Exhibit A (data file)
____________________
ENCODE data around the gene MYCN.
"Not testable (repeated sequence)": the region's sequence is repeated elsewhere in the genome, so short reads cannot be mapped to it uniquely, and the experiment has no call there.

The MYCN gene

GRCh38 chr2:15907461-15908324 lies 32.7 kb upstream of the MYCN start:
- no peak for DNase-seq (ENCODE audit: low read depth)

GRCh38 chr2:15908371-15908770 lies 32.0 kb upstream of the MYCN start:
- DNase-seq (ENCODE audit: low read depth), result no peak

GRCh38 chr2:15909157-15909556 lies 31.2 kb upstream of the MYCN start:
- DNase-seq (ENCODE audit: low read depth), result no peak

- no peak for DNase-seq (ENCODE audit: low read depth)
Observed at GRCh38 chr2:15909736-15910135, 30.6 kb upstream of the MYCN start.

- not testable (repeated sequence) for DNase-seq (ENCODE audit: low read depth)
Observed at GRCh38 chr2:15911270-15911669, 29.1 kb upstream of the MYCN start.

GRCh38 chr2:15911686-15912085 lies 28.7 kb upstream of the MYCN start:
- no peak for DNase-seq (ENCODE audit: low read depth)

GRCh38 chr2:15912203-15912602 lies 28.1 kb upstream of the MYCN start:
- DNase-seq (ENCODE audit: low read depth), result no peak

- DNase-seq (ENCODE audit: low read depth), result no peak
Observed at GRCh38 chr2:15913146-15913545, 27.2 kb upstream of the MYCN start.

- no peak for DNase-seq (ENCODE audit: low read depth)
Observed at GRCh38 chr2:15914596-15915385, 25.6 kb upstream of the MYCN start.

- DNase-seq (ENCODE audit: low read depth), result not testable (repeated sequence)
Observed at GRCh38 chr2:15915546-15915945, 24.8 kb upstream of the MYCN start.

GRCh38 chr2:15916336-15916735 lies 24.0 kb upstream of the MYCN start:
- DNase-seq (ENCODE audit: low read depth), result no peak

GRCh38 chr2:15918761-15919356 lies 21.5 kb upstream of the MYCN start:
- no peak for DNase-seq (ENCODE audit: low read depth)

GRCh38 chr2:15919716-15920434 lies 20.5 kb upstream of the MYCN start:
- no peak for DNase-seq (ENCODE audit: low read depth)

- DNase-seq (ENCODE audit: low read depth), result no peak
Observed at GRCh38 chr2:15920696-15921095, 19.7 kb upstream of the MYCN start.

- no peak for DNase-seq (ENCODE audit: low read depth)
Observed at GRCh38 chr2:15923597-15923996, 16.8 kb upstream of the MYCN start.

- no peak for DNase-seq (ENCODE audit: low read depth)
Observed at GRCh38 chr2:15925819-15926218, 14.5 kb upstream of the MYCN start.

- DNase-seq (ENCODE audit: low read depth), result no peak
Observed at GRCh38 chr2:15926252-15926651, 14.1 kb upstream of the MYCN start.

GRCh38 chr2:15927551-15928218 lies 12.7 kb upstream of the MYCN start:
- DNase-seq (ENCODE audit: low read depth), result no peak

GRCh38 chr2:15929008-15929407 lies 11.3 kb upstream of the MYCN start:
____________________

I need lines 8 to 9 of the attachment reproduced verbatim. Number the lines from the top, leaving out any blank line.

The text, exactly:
GRCh38 chr2:15909157-15909556 lies 31.2 kb upstream of the MYCN start:
- DNase-seq (ENCODE audit: low read depth), result no peak